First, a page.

10 and 10: How to de-clutter daily

The semester is winding down.  Three weeks of classes.  Just three weeks.  And while the work and projects and page counts soar, so, too, does the clutter around our house.  Some days, it just overwhelms me, how much stuff we have as a family of five.  So I’ve decided to do something about it.  I call it 10 and 10.

10: Every day, I get rid of 10 items in our home.  Items so far have ranged from an old, rusty necklace to a shirt I no longer wear to a kid’s meal toy to part of a kid’s meal toy.  Getting rid of it entails tossing or donating.  I have a diapers box in my closet where I have been collecting my donation items, and our garbage can is already full for the week!

What went this week?  Here are a few of the things I can remember:

  • dried out nail polish containers
  • expired make-up
  • worn-out and unworn shoes
  • worn water toys
  • old plastic organizers
  • a couple of t-shirts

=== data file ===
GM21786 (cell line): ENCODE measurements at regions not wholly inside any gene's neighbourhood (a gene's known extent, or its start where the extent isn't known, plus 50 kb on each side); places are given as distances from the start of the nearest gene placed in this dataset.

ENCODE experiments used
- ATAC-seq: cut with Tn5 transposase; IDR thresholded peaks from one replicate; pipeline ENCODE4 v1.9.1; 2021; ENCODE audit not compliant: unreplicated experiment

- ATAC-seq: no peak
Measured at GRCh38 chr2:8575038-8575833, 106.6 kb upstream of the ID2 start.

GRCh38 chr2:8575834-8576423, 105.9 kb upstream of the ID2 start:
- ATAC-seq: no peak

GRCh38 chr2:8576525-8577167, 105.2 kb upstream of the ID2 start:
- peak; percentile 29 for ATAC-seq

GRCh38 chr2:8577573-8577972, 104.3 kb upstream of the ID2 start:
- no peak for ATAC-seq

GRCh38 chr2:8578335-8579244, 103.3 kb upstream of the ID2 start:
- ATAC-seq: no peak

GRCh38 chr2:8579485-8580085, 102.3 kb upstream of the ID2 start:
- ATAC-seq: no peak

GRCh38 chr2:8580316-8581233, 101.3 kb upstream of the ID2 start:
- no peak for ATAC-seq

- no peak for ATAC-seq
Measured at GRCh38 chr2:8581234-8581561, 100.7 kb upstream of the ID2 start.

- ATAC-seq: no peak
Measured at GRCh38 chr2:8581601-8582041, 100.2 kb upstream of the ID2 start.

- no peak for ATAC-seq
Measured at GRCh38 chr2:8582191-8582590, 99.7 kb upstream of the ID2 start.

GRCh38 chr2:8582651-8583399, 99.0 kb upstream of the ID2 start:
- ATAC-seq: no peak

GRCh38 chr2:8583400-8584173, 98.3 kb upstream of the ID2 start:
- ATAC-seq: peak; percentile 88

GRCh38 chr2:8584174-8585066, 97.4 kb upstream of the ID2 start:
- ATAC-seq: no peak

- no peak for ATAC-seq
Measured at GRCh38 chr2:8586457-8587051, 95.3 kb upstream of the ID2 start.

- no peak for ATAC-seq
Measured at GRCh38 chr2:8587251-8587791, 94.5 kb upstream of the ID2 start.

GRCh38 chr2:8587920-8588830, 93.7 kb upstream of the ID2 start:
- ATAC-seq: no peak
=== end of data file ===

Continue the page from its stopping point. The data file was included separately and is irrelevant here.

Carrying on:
Each day, I started in a different room.  First the back bedroom.  Then my room.  The kitchen.  The laundry room.  The front bathroom, etc.  Usually, the first item or two make me pause a little bit, but by nine and ten (or while I am chatting with Caroline), tossing becomes so much easier.

And here’s the best part: I feel so much lighter afterward.  Like I can physically feel clutter retreating.  Definitely a domestic rush.

Now for the second half…

And 10: This phase, I just came up with the other night, but I haven’t implemented it yet.  I plan to start tomorrow night.  This ten refers to ten minutes.  Before I get ready for bed, I am going to start spending ten minutes straightening up and putting things away around the house.  Who knows?  Maybe I will even throw a few more items away.  At the very least, I will get to wake up to a house that is a little bit tidier.  Which means I will wake up a little bit more content.

I am starting to believe that there is a definite correlation between clutter and my productivity levels.  Sometimes I can ignore the clutter, especially when I am in full throttle survival mode.  But sometimes I can’t.  10 and 10, I think, will help me manage the clutter with a daily dose of working to manage and cut down on it.

I’m pretty pumped about this plan!  By Christmas, I’m hoping for some clear shelves and unstuffed drawers.  I’m hoping to make this a habit I can maintain.

Less clutter = more productivity and less stress

I like that equation a lot.


My new online hobbies: coding, Spanish, and organization